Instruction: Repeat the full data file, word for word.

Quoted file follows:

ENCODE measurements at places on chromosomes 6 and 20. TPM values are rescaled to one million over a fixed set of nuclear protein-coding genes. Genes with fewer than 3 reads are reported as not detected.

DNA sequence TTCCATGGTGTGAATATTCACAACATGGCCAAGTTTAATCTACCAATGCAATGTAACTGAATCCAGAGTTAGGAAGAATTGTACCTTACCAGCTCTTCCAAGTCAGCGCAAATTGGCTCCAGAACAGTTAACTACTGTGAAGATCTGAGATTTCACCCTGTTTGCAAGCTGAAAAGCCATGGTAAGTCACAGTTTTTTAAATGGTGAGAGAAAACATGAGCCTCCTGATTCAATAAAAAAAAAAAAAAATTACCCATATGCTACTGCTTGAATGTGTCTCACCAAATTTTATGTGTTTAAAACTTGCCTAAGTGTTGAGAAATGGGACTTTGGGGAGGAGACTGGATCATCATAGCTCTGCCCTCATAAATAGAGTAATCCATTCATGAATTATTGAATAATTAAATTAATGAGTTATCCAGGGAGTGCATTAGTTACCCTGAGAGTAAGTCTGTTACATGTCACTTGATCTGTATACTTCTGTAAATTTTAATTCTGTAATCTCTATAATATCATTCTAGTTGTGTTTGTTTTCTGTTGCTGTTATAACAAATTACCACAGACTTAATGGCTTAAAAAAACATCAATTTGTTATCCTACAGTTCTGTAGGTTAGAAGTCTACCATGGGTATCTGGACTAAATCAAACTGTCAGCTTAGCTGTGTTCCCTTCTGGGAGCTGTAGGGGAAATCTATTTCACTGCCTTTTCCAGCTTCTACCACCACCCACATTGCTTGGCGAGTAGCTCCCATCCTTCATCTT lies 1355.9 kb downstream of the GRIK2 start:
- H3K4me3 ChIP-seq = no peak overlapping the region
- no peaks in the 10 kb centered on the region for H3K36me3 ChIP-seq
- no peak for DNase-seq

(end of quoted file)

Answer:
ENCODE measurements at places on chromosomes 6 and 20. TPM values are rescaled to one million over a fixed set of nuclear protein-coding genes. Genes with fewer than 3 reads are reported as not detected.

DNA sequence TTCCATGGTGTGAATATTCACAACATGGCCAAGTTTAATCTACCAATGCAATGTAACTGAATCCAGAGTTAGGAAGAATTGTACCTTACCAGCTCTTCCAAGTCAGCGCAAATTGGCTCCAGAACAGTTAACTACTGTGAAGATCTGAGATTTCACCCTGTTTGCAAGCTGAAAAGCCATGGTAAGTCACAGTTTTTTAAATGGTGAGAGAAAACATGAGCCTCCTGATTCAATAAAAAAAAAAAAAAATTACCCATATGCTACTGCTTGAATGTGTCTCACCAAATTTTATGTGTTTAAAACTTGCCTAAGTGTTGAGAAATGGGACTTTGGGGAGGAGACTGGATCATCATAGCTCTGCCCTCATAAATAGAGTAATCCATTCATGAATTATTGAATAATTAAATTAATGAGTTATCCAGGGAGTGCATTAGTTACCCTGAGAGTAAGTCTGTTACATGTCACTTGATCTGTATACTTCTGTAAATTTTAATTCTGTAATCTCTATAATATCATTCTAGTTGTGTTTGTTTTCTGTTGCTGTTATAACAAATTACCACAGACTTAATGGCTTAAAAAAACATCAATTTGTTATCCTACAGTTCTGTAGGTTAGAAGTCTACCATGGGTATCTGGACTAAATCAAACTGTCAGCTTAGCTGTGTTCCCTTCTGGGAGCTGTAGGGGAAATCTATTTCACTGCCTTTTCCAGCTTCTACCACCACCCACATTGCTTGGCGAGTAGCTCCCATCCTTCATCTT lies 1355.9 kb downstream of the GRIK2 start:
- H3K4me3 ChIP-seq = no peak overlapping the region
- no peaks in the 10 kb centered on the region for H3K36me3 ChIP-seq
- no peak for DNase-seq